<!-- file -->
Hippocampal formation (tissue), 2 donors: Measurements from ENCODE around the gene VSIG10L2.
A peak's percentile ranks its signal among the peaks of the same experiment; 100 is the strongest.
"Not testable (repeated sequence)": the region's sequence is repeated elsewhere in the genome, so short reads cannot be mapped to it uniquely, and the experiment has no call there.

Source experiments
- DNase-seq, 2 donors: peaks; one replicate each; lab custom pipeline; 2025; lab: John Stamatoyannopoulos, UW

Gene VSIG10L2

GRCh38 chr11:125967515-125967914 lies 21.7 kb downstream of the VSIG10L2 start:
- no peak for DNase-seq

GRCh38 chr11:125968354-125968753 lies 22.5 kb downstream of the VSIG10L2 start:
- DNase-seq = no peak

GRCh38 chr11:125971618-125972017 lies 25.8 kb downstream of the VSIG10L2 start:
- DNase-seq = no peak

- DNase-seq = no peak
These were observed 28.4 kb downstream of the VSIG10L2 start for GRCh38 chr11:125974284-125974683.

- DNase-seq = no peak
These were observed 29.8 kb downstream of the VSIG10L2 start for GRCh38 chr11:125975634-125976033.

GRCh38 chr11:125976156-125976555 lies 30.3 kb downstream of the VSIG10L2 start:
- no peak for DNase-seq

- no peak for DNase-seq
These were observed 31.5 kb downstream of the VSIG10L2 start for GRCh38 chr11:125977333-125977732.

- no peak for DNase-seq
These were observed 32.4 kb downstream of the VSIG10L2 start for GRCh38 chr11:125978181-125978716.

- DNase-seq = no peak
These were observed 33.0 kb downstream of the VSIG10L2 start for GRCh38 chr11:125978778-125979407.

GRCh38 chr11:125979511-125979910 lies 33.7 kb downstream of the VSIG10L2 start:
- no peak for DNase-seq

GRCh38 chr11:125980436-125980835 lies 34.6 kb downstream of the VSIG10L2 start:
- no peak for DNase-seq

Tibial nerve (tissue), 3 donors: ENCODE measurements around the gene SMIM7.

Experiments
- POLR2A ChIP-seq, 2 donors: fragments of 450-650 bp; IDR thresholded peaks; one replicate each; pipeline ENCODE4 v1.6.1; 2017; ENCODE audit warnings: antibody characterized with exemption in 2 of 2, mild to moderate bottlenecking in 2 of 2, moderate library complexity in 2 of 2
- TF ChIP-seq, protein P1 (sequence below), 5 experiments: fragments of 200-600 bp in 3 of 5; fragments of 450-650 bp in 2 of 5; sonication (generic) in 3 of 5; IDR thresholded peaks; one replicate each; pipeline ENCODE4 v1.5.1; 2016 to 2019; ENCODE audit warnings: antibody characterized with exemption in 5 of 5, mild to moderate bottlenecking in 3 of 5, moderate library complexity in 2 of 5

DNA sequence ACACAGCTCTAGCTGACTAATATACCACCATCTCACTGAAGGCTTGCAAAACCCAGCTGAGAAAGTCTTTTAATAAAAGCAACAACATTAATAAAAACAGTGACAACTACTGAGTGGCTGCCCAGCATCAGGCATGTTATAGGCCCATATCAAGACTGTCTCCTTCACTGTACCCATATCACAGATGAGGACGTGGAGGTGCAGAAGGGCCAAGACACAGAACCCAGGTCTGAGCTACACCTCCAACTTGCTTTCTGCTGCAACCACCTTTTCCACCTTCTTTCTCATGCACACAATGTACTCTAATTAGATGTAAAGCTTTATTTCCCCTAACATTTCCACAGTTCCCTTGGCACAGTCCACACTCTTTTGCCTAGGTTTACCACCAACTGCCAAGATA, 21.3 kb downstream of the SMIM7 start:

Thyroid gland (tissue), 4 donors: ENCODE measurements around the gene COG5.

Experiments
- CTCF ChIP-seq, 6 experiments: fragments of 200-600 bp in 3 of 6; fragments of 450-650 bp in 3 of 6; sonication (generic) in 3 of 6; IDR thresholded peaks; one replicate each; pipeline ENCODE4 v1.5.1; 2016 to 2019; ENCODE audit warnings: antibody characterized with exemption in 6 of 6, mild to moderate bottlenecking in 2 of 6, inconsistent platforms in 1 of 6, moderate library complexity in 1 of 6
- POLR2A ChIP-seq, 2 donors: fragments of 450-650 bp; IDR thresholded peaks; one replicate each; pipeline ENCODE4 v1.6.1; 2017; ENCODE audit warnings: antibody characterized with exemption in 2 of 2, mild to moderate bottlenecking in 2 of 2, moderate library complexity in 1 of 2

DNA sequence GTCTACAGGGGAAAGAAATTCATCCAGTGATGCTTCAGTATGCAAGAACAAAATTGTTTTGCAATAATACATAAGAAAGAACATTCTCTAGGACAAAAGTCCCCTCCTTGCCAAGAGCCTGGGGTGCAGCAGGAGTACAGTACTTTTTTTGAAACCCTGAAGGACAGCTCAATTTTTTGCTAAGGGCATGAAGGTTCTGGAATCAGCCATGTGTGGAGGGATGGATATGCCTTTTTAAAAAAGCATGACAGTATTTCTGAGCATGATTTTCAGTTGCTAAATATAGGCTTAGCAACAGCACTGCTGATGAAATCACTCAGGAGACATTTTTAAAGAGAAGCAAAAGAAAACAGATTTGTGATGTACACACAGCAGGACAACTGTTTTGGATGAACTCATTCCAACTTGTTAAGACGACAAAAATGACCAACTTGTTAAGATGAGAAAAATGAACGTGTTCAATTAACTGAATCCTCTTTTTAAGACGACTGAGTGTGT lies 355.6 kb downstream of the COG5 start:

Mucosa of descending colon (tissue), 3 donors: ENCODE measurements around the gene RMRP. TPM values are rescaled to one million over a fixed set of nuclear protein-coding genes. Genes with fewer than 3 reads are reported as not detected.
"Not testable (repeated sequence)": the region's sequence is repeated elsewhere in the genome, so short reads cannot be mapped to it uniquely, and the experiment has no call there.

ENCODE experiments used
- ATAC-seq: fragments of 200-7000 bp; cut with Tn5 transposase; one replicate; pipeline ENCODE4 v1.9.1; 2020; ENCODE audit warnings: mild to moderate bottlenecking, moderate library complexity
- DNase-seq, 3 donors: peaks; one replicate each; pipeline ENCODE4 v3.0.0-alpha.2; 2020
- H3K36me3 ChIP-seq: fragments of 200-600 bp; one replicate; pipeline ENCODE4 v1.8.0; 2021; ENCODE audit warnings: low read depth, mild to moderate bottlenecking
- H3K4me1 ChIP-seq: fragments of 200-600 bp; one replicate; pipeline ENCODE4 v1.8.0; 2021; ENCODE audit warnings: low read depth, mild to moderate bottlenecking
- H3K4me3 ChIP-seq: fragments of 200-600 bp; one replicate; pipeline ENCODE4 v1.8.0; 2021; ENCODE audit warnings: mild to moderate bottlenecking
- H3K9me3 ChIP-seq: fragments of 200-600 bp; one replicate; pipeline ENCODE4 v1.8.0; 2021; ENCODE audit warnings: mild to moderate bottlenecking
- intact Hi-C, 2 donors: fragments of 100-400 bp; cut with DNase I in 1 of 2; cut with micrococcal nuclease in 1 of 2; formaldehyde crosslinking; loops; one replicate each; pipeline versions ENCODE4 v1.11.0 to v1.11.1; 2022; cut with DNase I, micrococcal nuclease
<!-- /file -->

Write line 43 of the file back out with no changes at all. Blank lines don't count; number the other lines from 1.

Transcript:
- DNase-seq, 3 donors: peaks; one replicate each; pipeline ENCODE4 v3.0.0-alpha.2; 2020